Data released on Friday showed University of Michigan’s Consumer Sentiment Index fell to 59.1 in May from 65.2 in April, the lowest reading since 2011. According to analysts at Wells Fargo, there is no shortage of factors to blame for the decline in consumer sentiment, from inflation to rising interest rates and financial market instability.

Key Quotes: 

“It is tough to find a silver lining for consumers so far in 2022. Inflation is as bad as it has been in decades. Rising mortgage rates make housing even less affordable. Gas prices are at an all-time high. Supply chain problems are still making everything from infant formula to household appliances hard to find. A selloff in financial markets and the associated dent in retirement accounts weighs on future prospects. Small wonder then that against this grim backdrop the University of Michigan’s survey of consumer sentiment came in at its lowest level since 2011 when the economy was just emerging from the recession that followed the financial crisis.”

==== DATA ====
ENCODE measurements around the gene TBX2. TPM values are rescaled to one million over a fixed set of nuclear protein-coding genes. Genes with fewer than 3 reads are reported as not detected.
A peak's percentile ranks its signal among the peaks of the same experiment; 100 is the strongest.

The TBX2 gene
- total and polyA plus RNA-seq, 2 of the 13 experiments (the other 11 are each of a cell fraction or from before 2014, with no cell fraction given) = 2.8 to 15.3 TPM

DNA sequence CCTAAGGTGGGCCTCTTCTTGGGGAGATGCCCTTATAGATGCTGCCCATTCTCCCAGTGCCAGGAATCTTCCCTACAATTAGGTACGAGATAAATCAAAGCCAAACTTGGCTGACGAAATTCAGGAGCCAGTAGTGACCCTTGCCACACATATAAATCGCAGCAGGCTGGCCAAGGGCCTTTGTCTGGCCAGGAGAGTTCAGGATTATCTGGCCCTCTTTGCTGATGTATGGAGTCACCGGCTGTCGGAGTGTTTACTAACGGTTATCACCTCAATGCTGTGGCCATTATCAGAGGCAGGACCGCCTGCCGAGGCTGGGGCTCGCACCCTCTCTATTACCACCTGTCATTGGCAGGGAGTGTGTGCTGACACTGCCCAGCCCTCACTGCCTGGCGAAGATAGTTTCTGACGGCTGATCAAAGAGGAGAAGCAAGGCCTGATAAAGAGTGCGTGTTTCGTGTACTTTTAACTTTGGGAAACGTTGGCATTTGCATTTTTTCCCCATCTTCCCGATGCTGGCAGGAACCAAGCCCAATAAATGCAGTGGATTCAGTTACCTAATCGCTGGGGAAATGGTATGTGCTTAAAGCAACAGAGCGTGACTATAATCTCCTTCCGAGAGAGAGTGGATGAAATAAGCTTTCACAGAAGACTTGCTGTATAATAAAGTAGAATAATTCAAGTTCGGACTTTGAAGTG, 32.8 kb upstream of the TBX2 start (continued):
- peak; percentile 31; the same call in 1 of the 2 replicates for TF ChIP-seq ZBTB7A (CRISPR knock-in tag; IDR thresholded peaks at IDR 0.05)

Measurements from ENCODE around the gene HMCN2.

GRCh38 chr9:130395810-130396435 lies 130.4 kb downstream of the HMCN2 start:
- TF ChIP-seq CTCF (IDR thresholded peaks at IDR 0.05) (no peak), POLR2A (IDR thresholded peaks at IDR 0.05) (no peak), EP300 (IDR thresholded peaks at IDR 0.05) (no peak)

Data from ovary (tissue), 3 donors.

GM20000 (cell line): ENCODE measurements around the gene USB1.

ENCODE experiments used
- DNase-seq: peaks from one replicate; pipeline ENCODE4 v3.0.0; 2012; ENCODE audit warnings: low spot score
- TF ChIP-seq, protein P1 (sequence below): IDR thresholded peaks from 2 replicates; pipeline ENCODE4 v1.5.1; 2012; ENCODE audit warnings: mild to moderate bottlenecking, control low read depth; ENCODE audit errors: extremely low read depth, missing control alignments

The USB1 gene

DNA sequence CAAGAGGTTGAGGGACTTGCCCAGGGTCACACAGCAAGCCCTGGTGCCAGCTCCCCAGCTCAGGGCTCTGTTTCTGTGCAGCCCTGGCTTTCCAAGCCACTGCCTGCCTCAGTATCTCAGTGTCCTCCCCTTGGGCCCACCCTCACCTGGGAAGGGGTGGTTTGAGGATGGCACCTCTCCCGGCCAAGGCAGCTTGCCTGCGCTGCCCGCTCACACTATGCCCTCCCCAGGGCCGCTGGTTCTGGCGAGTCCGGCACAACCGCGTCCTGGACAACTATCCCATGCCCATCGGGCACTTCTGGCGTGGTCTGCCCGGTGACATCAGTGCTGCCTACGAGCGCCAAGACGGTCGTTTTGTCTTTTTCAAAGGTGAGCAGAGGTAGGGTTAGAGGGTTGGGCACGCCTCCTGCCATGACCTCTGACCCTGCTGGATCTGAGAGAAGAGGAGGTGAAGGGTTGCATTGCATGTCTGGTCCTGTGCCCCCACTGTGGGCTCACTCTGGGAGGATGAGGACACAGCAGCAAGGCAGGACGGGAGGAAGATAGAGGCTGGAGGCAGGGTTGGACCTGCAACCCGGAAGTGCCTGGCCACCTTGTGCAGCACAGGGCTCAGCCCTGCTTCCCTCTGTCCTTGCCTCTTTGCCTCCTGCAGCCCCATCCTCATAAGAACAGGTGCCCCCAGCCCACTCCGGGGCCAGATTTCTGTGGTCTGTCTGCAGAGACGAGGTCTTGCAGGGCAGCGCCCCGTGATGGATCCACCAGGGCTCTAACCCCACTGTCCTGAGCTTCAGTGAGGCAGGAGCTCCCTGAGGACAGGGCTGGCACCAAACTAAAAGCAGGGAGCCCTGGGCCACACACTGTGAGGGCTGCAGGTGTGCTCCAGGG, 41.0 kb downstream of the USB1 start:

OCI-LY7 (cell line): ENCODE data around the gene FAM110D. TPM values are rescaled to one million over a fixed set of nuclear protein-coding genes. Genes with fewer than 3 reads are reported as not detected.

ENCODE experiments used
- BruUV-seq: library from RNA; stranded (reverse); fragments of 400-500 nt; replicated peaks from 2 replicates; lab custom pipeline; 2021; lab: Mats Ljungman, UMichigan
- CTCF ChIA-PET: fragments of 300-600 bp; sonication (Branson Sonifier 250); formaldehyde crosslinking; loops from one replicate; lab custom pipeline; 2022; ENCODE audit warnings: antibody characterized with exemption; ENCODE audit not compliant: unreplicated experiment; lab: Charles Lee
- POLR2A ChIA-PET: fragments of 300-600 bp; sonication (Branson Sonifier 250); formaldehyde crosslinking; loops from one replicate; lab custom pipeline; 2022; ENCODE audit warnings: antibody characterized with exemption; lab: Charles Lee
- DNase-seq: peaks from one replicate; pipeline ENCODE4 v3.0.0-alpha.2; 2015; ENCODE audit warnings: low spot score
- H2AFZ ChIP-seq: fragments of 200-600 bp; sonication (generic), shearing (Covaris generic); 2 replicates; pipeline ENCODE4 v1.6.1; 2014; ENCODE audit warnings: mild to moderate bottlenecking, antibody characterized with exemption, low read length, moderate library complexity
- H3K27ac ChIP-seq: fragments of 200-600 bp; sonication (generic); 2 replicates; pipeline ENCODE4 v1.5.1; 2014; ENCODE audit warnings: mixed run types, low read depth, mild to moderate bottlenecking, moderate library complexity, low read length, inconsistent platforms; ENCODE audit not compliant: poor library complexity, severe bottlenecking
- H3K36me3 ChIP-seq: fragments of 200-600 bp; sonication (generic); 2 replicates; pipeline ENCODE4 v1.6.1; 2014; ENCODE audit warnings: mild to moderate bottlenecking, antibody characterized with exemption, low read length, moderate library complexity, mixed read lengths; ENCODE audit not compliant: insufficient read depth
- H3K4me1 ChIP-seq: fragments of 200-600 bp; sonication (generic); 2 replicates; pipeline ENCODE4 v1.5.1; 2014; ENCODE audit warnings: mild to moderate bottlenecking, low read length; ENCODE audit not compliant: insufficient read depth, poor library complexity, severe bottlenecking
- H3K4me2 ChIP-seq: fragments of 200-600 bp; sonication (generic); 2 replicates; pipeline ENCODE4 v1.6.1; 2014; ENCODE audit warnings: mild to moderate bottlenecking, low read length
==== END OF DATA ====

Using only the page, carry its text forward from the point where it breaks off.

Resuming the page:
“The selloff in financial markets is not new, but it certainly worsened in recent weeks. Financial market instability is clearly taking a toll on sentiment.“

“We’ve made the point previously that consumer sentiment tends to be more impacted by inflation than by the labor market, but it is uncanny how that divergence is playing out. Inflation is so bad that it is able to swamp what is a unique period of labor market strength. Over the past 30 years, in prior periods when the unemployment rate was below 4%, the average level of consumer sentiment was almost 99, 40 points higher than it is today. This points to how bad other factors (particularly inflation) are at this particular moment.”

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